Write a Overview – Recommendations on Formatting Overview Weblog Posts

Too often, blog reviews come across as biased, mean, or seem to have no real purpose. Writing a review of a product, service, or event isn’t as easy as giving your opinion. One has to be complete, thorough, and honest, both about oneself and about their opinions.

Fortunately, there is a formula that you can use to make sure your review is complete and useful. As well as blogging, it’s great for reviews that you post anywhere, including online stores and auction sites. It is also a flexible format that can be used for short reviews of less than 200 words to longer reviews, as Ars Technica sometimes does for major new products.

The best thing is that learning only takes a few minutes and is hard to forget after mastering it.

The basics

A basic review has five parts which, when used in the correct order, will give a complete picture of the subject of the review.

  1. Introduction: The introduction is more about yourself and how you got around to reviewing the article and telling a story you have to. This is a place where you can address your personal prejudices and problems. (IE: I’m usually a Mac user but decided to give Windows 7 a try). Not only does this reveal your prejudices, it also establishes where you are from and helps like-minded readers connect with you.
  2. Background: Next, talk about the topic itself, but only discuss facts. Who makes it, what is its story, what is it for, etc. Not only does this give you the opportunity to expand your knowledge and do some research, but it also gives you the ability to determine what to follow by talking about the expectations that are set creates the topic for yourself.
  3. The good: Next, talk about what’s good with the topic. This can be very difficult when you are dealing with a bad review, but it is important to talk about what you liked. Even if it’s not a lot. If you can’t find anything, it is best to ditch the review format and write a rant or opinion instead.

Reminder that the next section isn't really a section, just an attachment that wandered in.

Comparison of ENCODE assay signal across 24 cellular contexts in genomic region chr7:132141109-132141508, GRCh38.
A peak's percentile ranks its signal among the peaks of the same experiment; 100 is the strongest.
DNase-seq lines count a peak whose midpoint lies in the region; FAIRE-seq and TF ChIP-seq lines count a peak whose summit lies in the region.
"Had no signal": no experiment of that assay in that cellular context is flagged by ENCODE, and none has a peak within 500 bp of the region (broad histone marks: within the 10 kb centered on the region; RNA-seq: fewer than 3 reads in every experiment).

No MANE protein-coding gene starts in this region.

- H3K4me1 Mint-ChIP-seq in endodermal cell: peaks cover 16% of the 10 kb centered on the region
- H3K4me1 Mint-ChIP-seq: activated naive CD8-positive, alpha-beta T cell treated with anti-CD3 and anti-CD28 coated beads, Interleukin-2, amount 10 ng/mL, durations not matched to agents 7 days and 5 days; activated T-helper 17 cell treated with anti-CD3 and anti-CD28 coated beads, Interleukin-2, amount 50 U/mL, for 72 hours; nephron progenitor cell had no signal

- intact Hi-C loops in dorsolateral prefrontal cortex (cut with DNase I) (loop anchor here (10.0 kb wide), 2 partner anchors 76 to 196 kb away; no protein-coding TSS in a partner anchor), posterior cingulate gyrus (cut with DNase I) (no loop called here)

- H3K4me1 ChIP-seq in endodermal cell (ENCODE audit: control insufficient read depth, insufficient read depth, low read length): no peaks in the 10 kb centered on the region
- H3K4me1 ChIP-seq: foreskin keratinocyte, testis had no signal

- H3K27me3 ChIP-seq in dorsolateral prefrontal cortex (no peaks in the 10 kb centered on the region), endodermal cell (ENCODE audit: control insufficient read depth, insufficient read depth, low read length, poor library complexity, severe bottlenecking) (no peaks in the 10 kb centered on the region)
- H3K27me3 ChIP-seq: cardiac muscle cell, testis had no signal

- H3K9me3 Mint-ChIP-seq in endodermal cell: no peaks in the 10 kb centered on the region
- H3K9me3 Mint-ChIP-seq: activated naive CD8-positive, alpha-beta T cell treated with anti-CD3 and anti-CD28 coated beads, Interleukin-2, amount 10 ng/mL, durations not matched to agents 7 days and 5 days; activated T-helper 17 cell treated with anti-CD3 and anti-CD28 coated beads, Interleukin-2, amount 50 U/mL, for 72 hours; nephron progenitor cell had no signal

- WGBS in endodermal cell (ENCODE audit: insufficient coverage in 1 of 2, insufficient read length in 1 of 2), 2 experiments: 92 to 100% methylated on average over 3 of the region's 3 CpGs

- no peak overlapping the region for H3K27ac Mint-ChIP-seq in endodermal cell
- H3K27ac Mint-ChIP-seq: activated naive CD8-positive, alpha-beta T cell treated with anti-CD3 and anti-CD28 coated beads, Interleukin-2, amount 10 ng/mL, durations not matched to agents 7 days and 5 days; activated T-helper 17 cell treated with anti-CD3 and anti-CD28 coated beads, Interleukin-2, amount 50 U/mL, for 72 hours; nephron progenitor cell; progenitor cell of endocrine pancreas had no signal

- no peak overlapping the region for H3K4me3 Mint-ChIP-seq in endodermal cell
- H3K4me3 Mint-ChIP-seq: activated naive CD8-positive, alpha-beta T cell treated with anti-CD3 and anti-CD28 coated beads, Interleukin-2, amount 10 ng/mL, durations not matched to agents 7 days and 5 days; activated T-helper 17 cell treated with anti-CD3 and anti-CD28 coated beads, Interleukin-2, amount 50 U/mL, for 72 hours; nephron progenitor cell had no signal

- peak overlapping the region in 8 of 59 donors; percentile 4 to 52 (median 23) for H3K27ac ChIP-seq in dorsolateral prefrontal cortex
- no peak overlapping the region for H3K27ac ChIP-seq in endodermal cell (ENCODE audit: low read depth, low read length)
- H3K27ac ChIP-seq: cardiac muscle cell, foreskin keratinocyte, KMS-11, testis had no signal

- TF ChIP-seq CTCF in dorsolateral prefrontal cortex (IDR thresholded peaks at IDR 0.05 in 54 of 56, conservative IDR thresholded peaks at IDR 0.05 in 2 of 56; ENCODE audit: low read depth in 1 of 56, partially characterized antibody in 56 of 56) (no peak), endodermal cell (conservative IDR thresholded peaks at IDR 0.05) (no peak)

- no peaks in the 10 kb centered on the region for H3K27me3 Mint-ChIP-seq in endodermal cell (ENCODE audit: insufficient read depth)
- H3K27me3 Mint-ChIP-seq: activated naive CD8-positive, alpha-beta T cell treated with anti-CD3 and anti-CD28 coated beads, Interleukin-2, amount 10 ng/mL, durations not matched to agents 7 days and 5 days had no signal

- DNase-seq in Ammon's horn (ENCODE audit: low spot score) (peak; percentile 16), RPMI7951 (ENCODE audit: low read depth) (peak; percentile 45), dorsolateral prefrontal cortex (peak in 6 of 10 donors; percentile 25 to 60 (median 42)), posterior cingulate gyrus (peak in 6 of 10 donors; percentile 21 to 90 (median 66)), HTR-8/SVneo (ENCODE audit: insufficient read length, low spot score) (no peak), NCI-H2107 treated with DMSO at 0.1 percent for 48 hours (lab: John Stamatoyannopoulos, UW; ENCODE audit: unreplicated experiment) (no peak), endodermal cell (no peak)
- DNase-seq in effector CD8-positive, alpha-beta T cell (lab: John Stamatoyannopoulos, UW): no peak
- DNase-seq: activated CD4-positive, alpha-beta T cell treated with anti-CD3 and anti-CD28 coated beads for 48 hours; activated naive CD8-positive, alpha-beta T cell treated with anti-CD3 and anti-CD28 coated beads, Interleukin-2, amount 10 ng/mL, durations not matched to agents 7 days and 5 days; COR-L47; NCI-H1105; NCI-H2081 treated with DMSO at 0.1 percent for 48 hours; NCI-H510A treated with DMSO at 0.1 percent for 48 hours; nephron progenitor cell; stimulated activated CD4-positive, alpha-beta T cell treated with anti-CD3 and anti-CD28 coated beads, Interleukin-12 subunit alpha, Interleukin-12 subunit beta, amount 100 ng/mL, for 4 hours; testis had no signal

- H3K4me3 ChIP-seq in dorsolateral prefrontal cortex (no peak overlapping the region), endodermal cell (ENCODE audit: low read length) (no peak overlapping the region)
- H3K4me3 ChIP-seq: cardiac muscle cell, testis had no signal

4. The bad:After you’ve talked about the good, talk about what went wrong. If the rating is “bad hard”, you can flip this with the item above, but these need to be separate and at least somewhat balanced. This can be difficult, but it can help make a review feel balanced while also making your point of view clear.
  5. Conclusions: Once you’ve done all of this, you need to bring it all together. This is where you tie everything up, get to the heart of the matter and make sure that you orient yourself on what was above. This is what the reader is supposed to go with and you should try to speak to them by listing cases where the topic could be better or worse.

In short, the goal is to fill the story with information about the reviewer and information on the subject, provide details on good and bad elements, and then link those to well-supported conclusions.

If you can do this, you should give a rating that people find balanced and fair, even if they disagree with the conclusions.

Rating

Another element that many, if not most, of the reviews have is a score type. Thumbs up / down, five stars, ten, or a hundred, most reviews try to link their opinion to something that can be understood at a glance.

Doing this is dangerous as it can be very difficult to sum up a complicated opinion into one simple number. To make matters worse, you may not like a product but find it useful to others. A weak numerical verification, therefore, can lead others to wrongly ignore it.

When giving a numerical rating, it’s important that you get your average. For example, for video games, the average rating score of ten is between 6 and 8, even though five is the mathematical average.

When giving a score, start with the average and work forward or backward trying to avoid getting perfect scores, good or bad. It can get you into a real bond if something better or worse happens later.

There is nothing wrong with giving (or not giving) a score, but make sure you use it well and don’t put too much emphasis on it.

Bottom line

Writing a good review can be difficult. However, if you are willing to follow the structure above, it will become a lot easier to ensure that your review is complete, balanced, and useful.

While it’s not the only formula for a review, it’s the simplest one that I can follow and remember. Best of all, although it does allow you to write much shorter reviews, like the ones you might post on Amazon, you have to be pretty complete and thorough.

In fact, you will find that many websites that accept user reviews, including Cnet websites, urge both their reviewers and the public to use a similar structure (pros, cons, and summary).

It’s simple and effective, and reason enough to give it a try at least once.

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